... once you're out there you don't give much thought to the spikes on your shoes do you? As long as they're doing their job, why worry.
And what about tees? What about your pitch mark repairer?
I was sent some samples of all three (spikes, tees, repairer) by a company called CHAMP. It's great to get stuff to review, but damn tough when they're products that don't make much of a difference to your game, or affect your comfort on the course.
Pitch Mark Repairer (CHAMP Flix)This I liked. Easy to fold up and easy to snap out. That said, a friend of mine flicked it open and the thing jumped out of his hand as if it was alive. It's that powerful! But the advantages are big: it's compact, it's light, it's safe and it won't wear a hole in your pocket... or stab you in sensitive places when you forget to put it back in your bag before you drive home.
It is also very effective on the green. I have never used a repairer that works so easily. I'm sure there's lots of technical waffle that explains these things, but I felt that I caused the minimum amount of damage when I repaired pitch marks, and that can only be a good thing. It also comes with a magnetised ball marker, which is another plus.
Tees (CHAMP Fly Tee)Some people are passionate about what tee they will and won't use. Wooden tee advocates won't touch plastic. Simply not done. Even plastic people draw the line at some sizes, lengths and girths. If I was going to do these tees justice, some research was required:
The question I asked on a couple of forums was: Do Tees Make a Difference To Your Game? I was genuinely surprised by the answers that came back.
41% responded YES
35% responded NO
24% responded I DON'T KNOW
The 41% were quite specific about what tees they used, giving such rationale as:
- I prefer the "look" of a wooden tee, but love the confidence I get from a plastic tee with the driver, never having to worry about the height being wrong.
- Plastic tee with the pre set stop on it for perfect height for driving.
- When using the driver it's plastic tee because of the height, par 3 or hybrid. I use broken wooden tees usually, generally loads lying around on tee boxes that do me fine when teeing low to the ground.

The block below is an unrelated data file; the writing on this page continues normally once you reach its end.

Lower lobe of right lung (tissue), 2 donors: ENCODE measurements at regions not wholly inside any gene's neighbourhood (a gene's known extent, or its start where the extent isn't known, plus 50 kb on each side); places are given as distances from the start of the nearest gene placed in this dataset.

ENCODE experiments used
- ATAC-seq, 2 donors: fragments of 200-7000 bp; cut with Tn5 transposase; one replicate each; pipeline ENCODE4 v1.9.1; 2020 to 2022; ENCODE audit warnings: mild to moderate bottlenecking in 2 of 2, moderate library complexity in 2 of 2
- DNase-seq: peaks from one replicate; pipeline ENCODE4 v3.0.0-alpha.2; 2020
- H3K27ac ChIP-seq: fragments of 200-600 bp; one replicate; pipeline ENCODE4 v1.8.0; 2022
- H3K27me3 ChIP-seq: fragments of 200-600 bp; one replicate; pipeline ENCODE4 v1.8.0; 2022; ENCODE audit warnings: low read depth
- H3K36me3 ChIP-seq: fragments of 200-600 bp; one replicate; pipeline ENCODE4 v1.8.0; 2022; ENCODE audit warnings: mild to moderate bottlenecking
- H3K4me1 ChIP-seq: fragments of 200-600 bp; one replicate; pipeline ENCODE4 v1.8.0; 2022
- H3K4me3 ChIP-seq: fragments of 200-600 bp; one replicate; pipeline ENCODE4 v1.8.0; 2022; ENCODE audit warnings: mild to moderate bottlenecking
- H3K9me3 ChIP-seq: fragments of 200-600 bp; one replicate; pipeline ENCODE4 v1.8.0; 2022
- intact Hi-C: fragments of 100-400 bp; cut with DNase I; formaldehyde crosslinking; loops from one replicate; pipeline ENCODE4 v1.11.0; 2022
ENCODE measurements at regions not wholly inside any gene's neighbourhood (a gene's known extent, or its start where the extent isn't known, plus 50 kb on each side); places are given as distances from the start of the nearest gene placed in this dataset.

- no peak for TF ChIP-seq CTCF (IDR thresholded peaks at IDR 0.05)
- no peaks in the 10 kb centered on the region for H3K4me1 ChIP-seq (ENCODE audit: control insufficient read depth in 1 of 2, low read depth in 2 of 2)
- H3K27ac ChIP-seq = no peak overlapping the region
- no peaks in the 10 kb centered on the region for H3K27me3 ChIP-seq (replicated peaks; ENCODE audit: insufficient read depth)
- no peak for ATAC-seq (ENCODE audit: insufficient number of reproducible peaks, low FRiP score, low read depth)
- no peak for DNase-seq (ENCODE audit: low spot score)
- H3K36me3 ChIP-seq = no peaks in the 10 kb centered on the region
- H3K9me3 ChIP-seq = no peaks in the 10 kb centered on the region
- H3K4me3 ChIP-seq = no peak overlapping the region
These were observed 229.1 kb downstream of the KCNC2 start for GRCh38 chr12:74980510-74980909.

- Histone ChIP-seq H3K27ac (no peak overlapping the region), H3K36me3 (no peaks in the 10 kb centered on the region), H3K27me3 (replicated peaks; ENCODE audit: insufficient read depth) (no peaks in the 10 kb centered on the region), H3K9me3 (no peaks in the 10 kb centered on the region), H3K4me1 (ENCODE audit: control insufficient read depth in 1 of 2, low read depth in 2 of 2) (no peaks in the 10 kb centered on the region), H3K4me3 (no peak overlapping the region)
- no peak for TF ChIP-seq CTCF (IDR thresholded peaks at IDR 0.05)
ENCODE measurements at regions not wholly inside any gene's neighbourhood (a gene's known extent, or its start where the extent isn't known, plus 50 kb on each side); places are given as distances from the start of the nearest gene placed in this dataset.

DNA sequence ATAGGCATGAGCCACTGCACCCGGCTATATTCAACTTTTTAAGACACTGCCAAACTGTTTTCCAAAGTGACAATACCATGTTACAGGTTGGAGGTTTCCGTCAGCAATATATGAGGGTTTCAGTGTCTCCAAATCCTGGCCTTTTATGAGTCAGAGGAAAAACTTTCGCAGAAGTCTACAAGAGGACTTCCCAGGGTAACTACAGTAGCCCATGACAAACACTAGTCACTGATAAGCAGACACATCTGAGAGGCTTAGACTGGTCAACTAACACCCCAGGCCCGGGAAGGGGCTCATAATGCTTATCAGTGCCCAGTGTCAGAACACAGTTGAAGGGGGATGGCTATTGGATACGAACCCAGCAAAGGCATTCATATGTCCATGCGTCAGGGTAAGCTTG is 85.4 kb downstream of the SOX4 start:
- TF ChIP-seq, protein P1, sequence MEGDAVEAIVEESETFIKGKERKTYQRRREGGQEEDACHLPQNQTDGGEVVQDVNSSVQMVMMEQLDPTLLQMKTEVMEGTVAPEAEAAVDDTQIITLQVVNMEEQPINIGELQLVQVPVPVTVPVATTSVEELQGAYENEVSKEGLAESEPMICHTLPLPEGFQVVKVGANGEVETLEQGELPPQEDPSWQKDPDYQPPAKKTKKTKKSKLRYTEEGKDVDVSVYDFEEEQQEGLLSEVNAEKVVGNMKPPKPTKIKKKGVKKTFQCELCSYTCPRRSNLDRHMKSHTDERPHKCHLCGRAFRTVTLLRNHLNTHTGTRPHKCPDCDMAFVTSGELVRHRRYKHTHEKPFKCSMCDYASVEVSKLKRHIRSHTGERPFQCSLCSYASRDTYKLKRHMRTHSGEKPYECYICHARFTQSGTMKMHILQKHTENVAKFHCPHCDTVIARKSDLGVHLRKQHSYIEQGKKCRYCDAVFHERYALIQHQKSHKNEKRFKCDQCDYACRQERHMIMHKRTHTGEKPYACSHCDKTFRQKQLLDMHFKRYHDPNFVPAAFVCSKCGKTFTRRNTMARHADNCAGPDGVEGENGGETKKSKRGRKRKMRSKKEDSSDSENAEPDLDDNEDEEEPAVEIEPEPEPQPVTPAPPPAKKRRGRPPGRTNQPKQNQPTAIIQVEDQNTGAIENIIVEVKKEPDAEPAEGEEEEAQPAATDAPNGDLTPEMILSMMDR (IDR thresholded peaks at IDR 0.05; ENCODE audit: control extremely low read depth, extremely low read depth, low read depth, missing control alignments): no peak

- Plain wooden tee for me. I can't stand the plastic tees with pre-set height as I like to vary the ball height depending on weather conditions and the shape of the hole.
I prefer those rather fat, ugly, two-tier plastic tees as they're the perfect height for me and require no effort/thought when sticking them in the ground.
CHAMP Fly Tees (see photo) are reminiscent of wooden tees - tall and white - but they have bands of colour to help you gauge how deep you want your tee to go in. Different colour bands = different tee heights (Blue = 3 1/4 inches; Red = 2 3/4 inches). They have little horns to balance the ball on, thus creating less friction and they are stronger than wooden tees.
How good are they? They do what a tee is supposed to do... what more do you need to know! The three height 'bands' are definitely a plus as it's easy to gauge the depth. The 'horns' that promote 'less friction' are of no consequence to golfers like you and me and, like any tee, their durability depends on the golfer's swing plane. I handed out tees to several golfers over the last few weeks and one broke his on the 3rd tee, while another has used it for half a dozen rounds. Obviously if you hack at the ball the tee will snap so a quick word of advice: when you put the tee in, wiggle it back and forth in the ground - then the tee pops right out, unbroken, after your tee shot. Save time, save tees, save the planet!
Shoe Spikes (CHAMP Zarma)I have never given much thought to spikes. If I need new ones I ask Karl in our Pro Shop, and he sells me some. Do I look at the brand? No. If they fit and do the job, then that's all I need. I suspect a lot of other golfers are exactly the same.
The spikes I was sent by CHAMP boast that they are the 'No. 1 Brand on Tour'. I don't doubt it. They went in easily, came in a round plastic container that had more than enough for two shoes and have not caused me any difficulties. The technology claims - i.e. long lasting polyurethane, shock absorbing, three materials working in harmony to soften the impact of walking and reduce spike pressure - are so difficult to assess. I tried one shoe with CHAMP spikes and one shoe with my older spikes... did I notice a difference? I can't say I did, but I play once/twice a week so it's difficult to tell.
When it comes to these sorts of things, I'm inclined to believe what I'm told (and how much I like the packaging). CHAMP says they're number one and given that they're still on the bottom of my shoe and looking unworn after several rounds, I'm more than happy to give them my business in the future.
Most golfers have at least two pairs of shoes and often a few pairs more, so try these spikes for yourself and let me know what you think and/or if you notice any difference.
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